Blog › Euclid Corridor recognized for safety, economic benefits


Euclid Corridor recognized for safety, economic benefits

Marc Lefkowitz  |  03/26/15 @ 1:00pm  |  Posted in Vibrant cities, Transportation choices

Euclid Avenue is living up to its HealthLine moniker.

The group leading the charge for complete streets is reporting that money flowed and safety improved from 37 completed projects, including Cleveland’s Euclid Avenue. Completed in 2008, before the city had a complete streets law, the impact of the Euclid Corridor Transportation Project goes beyond the growing figure of $5.8 billion of private investment generated from 110 real estate projects.

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When Cleveland tapped state and federal grants of $200 million to build "a new front door” on Euclid, it turns out fewer crashes and injuries resulted—even as biking, walking and transit activity increased.

“Whether it’s planting trees or adding crosswalks, making travel lanes narrower or creating space for people on bikes, hundreds of communities are changing how their streets look and work—and getting a great return on public investment in the process,” said the National Complete Streets Coalition.

Their report, Safer Streets, Stronger Economies [pdf] casts a national spotlight again on the Euclid Corridor, which “created the city’s first bike lane, repaired sidewalks, added streetlights and bus shelters, and planted 1,500 trees.”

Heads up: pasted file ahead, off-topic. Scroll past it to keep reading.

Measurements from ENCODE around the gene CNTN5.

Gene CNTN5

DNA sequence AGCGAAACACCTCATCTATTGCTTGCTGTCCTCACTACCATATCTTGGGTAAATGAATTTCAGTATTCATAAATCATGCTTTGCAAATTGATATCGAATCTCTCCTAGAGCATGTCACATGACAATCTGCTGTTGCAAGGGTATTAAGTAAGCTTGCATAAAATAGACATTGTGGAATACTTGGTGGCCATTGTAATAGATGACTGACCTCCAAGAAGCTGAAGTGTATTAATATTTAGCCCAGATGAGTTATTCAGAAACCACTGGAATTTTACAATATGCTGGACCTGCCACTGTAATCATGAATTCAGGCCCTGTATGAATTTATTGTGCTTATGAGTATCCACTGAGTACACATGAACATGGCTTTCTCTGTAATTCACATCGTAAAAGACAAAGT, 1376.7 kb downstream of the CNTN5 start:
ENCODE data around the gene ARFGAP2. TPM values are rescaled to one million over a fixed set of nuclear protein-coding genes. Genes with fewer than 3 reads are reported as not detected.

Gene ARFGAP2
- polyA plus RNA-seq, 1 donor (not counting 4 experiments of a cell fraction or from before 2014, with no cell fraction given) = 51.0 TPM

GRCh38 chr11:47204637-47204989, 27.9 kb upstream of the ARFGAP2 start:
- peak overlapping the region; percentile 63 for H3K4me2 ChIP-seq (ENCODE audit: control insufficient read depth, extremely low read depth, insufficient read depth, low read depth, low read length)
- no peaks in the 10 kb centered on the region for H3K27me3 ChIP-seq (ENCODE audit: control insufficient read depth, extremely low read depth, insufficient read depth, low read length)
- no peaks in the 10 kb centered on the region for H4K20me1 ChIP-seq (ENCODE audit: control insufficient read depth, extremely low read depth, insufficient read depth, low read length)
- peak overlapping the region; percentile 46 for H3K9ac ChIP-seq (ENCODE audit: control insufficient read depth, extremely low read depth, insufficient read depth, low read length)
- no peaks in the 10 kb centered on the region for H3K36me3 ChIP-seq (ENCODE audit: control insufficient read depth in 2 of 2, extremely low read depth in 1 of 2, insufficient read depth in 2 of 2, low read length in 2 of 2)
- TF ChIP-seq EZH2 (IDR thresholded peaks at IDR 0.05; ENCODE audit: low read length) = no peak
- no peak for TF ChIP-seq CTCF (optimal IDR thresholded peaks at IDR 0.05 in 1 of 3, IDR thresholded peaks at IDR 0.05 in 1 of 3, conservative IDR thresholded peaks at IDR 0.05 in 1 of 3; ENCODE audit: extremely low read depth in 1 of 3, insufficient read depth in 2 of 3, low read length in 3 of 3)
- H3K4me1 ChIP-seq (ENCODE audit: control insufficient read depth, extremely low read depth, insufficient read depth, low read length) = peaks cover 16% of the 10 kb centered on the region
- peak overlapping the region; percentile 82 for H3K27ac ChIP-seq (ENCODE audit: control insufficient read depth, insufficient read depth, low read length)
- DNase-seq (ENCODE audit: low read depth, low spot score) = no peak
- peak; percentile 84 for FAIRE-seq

Euclid isn’t just nicer looking, it also became a safer place.

“Since (the HealthLine), ridership increased 61 percent, while crashes and injuries among users fell by 24 and 25 percent, respectively,” writes the coalition.

Cleveland’s experience follows trend: 70 percent of projects experienced a reduction in collisions, and in many cases the reduction amount was significant. Approximately 56 percent of projects experienced a reduction in injuries. In some projects where collisions and injuries went down, automobile volumes were essentially unchanged or increased, while pedestrian and bicycle traffic increased.

The 37 complete(d) streets projects also challenge assumptions on cost. The Coalition found that, since most were done in the existing right of way, the average cost was $2.1 million or “less than the average project of $9 million. All cost less than a large arterial (road) on a per mile basis.”

Former Maryland Governor Parris Glendening now president of Smart Growth America’s Smart Leadership Institute, noted that complete streets were successful in putting feet on the street in downtown Annapolis.

“It transformed from a sleepy crossroad to where people are taking great, healthy walks all over the place,” he said on a web call this week.

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